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Thursday, March 08, 2012

FOI protection for Victorian Blue books set up well ahead of 2010 election

Melissa Fyfe of The Age was unsuccessful in a challenge in the Victorian Civil and Administrative Tribunal to the refusal by the Department of Sustainability & Environment (DSE) to grant access under the Freedom of Information Act to the Departmental Status Report (DSR) and the Policy Implementation Action Plan (PIAP) prepared for the incoming government in 2010. Along similar lines to what was done in NSW and South Australia to protect these types of documents, the grounds for refusal were set in place earlier that year when the Department of Premier and Cabinet issued guidelines to agencies that stated the purpose for which they were to be created included to brief the Premier on an issue to be considered by cabinet.

At Commonwealth government level where significant disclosure of the incoming government briefs by agencies voluntarily occurred in 2010 after the Federal election, those documents were prepared for the incoming minister. Agencies would not have had the cabinet exemption available in those circumstances. As possible exemption grounds other than cabinet documents such as deliberative process involve a public interest test with strong pro-disclosure elements, most agencies chose to voluntary disclose a redacted version of the brief. And contributed in many instances to informing public discussion and debate.

In Victoria from the time well before the election when the guidelines were issued by DPC, the documents regardless of the content or how they were eventually used were protected from disclosure under FOI. Of course the Premier and ministers retained and still retain the discretion to disclose such documents outside the confines of the FOI act. While they may (for obvious reasons) want to withhold PIAPs unless compelled to disclose, why DSRs need to be locked away from public scrutiny for years is less clear.

 The guidelines issued by DPC said (emphasis added):
A ... DSR is a document that sets out for the information of the Premier the current status of the department. The Premier may also provide the DSR to the relevant minister. ... The DSRs are prepared in confidence for the consideration of the Cabinet and will be presented to Cabinet by the incoming Premier ... preparation of DSRs ... should be in strict accordance with guidelines for document and information security relating to Cabinet in confidence information. ... If the Coalition is elected to government, the incoming premier and ministers are given the Blue Books. PIAPs provide advice to the incoming premier on how a particular policy can be implemented. ... PIAPs are ‘Cabinet-in- Confidence’ documents and must be treated as such.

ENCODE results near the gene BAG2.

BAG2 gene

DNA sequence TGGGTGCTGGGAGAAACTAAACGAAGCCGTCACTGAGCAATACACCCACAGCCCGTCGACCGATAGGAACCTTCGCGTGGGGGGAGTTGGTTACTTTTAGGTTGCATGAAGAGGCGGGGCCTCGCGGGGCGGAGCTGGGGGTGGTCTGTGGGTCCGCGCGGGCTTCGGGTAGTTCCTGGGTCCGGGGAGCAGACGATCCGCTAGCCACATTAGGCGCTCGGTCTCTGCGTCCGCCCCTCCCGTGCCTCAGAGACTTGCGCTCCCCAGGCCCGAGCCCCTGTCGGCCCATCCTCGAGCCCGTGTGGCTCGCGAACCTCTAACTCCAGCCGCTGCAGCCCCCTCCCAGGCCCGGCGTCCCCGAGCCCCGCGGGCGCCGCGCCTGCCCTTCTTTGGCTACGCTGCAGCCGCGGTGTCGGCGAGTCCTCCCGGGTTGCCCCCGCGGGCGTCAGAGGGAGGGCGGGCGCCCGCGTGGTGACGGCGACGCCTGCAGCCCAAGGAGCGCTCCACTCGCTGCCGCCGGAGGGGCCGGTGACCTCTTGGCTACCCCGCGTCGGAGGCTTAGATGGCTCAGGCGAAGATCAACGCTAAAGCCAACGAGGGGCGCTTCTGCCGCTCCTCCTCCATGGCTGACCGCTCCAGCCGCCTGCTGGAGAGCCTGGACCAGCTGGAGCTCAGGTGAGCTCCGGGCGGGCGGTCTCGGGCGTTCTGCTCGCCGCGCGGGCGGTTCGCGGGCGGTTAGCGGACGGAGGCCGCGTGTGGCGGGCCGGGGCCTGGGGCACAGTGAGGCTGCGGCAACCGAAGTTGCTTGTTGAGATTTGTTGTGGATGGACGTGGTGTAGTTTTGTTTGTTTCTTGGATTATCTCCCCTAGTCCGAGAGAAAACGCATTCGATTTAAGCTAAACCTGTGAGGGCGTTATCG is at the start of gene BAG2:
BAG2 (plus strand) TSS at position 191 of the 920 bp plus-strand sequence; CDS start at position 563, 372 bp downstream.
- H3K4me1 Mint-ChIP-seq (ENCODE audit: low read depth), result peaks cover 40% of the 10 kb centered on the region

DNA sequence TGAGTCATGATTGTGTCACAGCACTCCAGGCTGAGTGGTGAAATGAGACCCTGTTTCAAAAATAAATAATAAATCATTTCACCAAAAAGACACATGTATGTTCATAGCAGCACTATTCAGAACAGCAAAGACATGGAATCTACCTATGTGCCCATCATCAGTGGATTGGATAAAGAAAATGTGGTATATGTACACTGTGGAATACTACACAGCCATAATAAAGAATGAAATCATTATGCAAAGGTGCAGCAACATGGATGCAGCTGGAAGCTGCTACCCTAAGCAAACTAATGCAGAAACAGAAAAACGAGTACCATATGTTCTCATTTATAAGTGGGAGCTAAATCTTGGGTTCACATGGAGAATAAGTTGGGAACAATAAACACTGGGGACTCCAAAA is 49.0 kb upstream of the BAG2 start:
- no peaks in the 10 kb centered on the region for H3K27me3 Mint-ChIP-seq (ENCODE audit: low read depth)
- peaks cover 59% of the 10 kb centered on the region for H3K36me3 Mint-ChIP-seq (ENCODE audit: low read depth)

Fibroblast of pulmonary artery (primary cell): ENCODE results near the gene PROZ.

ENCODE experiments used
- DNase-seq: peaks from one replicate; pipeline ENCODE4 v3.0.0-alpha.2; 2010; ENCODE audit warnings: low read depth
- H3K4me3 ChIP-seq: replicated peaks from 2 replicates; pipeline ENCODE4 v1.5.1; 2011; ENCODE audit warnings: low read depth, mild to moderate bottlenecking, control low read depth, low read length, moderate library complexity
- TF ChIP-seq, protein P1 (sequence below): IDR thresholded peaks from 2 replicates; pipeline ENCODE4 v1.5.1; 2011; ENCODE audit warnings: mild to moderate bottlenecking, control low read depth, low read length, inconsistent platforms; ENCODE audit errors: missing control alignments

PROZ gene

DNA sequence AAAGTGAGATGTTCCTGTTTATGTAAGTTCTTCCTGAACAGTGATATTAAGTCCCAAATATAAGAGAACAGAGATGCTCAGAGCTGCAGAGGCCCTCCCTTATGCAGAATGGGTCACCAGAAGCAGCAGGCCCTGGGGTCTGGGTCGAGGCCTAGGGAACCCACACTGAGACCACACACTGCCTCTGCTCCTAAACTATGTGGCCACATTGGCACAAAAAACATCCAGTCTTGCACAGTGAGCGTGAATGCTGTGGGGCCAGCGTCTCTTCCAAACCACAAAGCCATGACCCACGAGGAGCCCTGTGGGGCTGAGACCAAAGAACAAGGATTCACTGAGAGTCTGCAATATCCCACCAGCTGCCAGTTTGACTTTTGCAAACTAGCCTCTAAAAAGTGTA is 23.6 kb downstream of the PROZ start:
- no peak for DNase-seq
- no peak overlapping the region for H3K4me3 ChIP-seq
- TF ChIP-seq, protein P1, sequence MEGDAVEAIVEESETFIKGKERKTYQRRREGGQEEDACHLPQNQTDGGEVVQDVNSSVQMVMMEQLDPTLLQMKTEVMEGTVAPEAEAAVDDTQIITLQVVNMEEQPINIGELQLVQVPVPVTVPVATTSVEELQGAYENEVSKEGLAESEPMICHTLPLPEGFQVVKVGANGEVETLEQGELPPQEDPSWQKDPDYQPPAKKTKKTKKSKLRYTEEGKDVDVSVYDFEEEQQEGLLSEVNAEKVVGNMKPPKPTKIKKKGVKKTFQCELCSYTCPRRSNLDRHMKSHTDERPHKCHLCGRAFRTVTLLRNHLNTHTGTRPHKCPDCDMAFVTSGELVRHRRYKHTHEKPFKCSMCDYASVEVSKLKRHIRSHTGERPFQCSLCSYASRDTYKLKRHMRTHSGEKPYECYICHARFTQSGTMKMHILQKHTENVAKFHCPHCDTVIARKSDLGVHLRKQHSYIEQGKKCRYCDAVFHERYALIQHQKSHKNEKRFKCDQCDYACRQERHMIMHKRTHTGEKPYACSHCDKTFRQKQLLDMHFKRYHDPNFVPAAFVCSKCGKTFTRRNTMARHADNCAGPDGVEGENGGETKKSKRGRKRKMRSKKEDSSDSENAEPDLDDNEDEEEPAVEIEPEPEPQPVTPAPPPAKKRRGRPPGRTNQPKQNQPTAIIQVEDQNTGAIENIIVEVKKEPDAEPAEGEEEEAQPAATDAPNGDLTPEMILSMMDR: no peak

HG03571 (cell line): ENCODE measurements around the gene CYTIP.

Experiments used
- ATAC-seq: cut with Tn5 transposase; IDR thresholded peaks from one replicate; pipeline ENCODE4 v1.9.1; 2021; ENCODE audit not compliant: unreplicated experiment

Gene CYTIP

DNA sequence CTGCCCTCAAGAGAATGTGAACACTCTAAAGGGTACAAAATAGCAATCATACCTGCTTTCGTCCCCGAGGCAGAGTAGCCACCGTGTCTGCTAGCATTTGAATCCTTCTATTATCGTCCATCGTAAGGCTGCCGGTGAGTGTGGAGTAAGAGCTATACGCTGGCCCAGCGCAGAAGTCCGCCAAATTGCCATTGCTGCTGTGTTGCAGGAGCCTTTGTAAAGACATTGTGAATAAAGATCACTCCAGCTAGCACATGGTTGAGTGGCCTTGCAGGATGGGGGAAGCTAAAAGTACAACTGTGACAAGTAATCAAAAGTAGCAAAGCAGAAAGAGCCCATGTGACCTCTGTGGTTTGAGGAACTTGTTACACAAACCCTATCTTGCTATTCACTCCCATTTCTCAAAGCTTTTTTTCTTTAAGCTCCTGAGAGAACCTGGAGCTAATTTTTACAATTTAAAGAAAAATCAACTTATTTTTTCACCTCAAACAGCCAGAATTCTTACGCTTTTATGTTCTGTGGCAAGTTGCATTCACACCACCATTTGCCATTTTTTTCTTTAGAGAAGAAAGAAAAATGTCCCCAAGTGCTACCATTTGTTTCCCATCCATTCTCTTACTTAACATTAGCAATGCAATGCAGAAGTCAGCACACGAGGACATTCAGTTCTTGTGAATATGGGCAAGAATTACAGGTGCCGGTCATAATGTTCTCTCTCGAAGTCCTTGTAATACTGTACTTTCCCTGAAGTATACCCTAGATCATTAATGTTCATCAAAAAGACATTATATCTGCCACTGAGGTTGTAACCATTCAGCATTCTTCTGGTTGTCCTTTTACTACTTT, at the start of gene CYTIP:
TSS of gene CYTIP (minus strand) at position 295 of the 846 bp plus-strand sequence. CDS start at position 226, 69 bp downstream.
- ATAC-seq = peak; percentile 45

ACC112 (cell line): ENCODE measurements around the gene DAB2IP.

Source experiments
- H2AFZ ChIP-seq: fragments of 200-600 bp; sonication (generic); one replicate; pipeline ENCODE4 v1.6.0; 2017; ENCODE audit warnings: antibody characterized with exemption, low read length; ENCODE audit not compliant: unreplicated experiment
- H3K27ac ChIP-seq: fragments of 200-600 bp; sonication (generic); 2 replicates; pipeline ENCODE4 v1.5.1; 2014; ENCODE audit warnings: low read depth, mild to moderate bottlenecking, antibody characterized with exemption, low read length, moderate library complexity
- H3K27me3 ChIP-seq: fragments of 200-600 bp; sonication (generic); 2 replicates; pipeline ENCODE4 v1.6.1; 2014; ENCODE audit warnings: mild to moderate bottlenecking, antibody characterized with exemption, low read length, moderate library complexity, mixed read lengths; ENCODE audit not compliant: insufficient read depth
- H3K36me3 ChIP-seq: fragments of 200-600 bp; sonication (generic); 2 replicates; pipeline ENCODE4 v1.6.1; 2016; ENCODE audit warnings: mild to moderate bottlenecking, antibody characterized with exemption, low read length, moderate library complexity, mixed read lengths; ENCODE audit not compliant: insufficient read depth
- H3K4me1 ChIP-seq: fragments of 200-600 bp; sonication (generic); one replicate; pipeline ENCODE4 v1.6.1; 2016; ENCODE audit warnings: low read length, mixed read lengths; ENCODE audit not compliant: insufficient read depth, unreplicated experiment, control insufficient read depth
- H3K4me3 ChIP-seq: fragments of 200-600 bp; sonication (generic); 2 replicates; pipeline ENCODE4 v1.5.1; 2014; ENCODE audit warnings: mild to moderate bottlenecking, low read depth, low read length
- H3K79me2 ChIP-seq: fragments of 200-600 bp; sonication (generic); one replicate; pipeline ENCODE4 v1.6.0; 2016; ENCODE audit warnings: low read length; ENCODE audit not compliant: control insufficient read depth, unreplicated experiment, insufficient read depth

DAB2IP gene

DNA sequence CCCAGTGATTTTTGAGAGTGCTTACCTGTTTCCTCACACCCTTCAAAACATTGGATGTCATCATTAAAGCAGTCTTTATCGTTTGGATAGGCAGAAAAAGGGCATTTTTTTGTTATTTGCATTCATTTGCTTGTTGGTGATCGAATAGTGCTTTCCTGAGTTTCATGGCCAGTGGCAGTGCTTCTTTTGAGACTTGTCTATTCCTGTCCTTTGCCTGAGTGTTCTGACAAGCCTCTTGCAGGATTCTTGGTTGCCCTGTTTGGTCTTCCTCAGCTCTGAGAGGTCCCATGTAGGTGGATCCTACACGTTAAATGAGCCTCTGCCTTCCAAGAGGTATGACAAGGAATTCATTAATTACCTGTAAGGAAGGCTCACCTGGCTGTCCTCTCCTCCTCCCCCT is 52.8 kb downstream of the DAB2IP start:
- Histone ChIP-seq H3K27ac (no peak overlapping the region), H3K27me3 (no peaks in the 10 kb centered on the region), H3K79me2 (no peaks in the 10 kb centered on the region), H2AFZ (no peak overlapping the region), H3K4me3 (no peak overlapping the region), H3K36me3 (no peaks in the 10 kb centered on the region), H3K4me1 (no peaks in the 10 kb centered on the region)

Documents prepared for the purpose of  briefing the Premier (or a minister) on issues to be considered by cabinet are exempt under s 28(1)(ba). Senior Member Procter listed the relevant principles [30] and concluded:
  1. The dominant and one of the substantial purposes to which the DSR and PIAP were created was to brief a minister (the incoming Premier, should the Coalition gain office) in relation to issues to be considered by the Cabinet.
  2. That purpose permeated the Public Service’s actions in early 2010, commencing a complex process to prepare for a potential change of government or the re-election of the current government. When the new Government was elected, within a very short time, senior officers of DPC held a meeting with the new Premier and his staff at which the Blue Book was handed to the Premier for consideration by him and presumably his staff with the expectation that he would consider using the documents to brief the new Cabinet. The documents were also created for another purpose, being to eventually reach the minister of DSE once appointed. However, that purpose does not displace the dominant purpose.
  3. The dominant purpose led to the documents being created in a generic form across government departments in the manner which they were created. It appears likely that if DSE prepared the documents to brief its new minister, they would have taken a very different form, likely allowing for more detail. Perhaps they would not have been called DSR or PIAP.
  4. The DSR was written to brief the Premier, as the chair of Cabinet, to:
    1. consider and determine the appropriate structure of Cabinet subcommittees having regard to the resources available and issues facing the Government; and
    2. provide the necessary context in which decisions in Cabinet can be made.
  5. The PIAP was written to brief the Premier to:
    1. inform him of issues likely to form part of the Cabinet agenda;
    2. provide advice on issues connected with the incoming government's pre-election promises, in anticipation that they will be discussed in Cabinet shortly after its establishment; and
    1. provide an informed assessment of pre-election promises that can be considered by Cabinet for the purposes of determining what its position ought to be in government.
  6. While it was ultimately up to an incoming Premier to decide whether to in fact use the documents to brief a new Cabinet, the purpose at the time the documents were created was formed with the realistic expectation that the documents would be put to Cabinet to consider issues raised in them. They were not intended to be placed before Cabinet only for information purposes.
  7. The Age submitted parts of the documents should be released under section 28 (3), if they contain purely statistical technical or scientific material the release of which would not involve the disclosure of any deliberation or decision of the Cabinet. With Macnamara DP’s discussion of section 28(3) in Mildenhall No. 1 8 VAR 1995 284 at 293 in mind, I have reviewed the documents and find no such information.

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